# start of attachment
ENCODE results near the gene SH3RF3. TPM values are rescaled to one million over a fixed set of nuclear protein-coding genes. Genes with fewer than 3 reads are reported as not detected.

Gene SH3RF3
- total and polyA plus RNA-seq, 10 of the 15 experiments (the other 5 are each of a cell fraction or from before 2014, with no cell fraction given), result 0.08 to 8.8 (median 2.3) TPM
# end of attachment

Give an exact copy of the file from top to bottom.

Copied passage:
ENCODE results near the gene SH3RF3. TPM values are rescaled to one million over a fixed set of nuclear protein-coding genes. Genes with fewer than 3 reads are reported as not detected.

Gene SH3RF3
- total and polyA plus RNA-seq, 10 of the 15 experiments (the other 5 are each of a cell fraction or from before 2014, with no cell fraction given), result 0.08 to 8.8 (median 2.3) TPM